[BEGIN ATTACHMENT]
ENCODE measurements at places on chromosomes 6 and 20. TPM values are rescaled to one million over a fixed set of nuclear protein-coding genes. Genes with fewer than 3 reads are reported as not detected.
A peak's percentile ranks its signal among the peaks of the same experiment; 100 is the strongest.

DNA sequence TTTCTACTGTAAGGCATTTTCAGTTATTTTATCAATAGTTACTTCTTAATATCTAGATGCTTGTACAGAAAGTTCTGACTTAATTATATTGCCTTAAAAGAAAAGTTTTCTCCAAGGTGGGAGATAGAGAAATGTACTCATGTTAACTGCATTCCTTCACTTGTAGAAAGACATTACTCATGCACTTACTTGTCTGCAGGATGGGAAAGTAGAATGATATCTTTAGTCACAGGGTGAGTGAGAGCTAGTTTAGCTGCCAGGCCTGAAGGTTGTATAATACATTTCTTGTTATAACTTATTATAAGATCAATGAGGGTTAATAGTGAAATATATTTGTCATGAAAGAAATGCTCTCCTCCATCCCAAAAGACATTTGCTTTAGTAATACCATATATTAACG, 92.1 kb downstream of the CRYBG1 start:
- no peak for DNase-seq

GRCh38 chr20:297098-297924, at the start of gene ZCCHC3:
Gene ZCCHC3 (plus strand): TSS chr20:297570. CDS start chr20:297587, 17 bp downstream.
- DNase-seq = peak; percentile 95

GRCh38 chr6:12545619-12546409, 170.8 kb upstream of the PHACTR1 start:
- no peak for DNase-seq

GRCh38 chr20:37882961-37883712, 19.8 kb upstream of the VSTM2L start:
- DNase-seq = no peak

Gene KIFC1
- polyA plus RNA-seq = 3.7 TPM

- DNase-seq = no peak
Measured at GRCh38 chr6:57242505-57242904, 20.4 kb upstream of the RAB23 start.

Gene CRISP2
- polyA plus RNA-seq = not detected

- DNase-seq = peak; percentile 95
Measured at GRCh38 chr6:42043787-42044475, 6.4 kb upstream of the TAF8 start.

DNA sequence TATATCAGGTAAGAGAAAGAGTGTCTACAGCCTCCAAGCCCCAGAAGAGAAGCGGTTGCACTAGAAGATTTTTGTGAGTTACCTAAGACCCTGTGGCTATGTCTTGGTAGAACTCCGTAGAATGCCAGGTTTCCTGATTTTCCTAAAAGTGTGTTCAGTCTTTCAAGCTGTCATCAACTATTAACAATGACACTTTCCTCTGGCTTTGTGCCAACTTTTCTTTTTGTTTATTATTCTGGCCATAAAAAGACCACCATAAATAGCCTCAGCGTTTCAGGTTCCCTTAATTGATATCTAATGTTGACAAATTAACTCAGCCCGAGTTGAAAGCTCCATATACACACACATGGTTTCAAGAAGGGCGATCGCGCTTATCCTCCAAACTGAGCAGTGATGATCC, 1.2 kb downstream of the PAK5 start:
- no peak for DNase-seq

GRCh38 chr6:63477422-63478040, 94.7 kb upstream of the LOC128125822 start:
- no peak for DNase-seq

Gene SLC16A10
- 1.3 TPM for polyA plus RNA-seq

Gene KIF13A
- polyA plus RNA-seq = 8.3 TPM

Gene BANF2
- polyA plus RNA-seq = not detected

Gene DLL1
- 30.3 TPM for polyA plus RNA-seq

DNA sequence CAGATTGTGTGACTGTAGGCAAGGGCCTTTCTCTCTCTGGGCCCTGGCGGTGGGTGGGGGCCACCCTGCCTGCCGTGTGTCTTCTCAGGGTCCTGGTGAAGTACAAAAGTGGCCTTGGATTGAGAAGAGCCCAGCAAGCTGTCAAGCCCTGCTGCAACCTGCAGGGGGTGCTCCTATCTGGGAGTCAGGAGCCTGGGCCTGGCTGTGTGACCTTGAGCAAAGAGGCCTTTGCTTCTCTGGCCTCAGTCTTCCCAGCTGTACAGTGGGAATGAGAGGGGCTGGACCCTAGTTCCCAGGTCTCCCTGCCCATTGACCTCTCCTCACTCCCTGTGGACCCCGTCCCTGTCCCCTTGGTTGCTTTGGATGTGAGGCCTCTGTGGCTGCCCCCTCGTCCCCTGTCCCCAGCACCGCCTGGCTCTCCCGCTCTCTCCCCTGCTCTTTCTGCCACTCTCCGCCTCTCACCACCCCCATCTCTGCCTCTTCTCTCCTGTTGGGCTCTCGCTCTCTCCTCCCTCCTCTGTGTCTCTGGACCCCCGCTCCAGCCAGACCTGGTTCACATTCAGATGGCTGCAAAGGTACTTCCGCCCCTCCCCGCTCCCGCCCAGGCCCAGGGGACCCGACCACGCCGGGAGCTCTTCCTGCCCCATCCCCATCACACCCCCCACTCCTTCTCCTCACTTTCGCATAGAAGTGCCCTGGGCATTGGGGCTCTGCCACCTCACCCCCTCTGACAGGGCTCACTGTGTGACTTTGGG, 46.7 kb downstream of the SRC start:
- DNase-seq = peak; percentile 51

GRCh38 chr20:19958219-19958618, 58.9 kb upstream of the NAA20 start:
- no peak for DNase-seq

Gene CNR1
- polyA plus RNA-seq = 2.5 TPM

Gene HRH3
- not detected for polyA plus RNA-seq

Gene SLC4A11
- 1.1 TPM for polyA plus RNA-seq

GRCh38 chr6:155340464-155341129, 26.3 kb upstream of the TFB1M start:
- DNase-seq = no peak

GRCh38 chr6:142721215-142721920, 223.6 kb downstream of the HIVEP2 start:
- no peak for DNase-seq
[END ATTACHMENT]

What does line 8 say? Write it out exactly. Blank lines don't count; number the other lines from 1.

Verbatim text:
GRCh38 chr6:12545619-12546409, 170.8 kb upstream of the PHACTR1 start: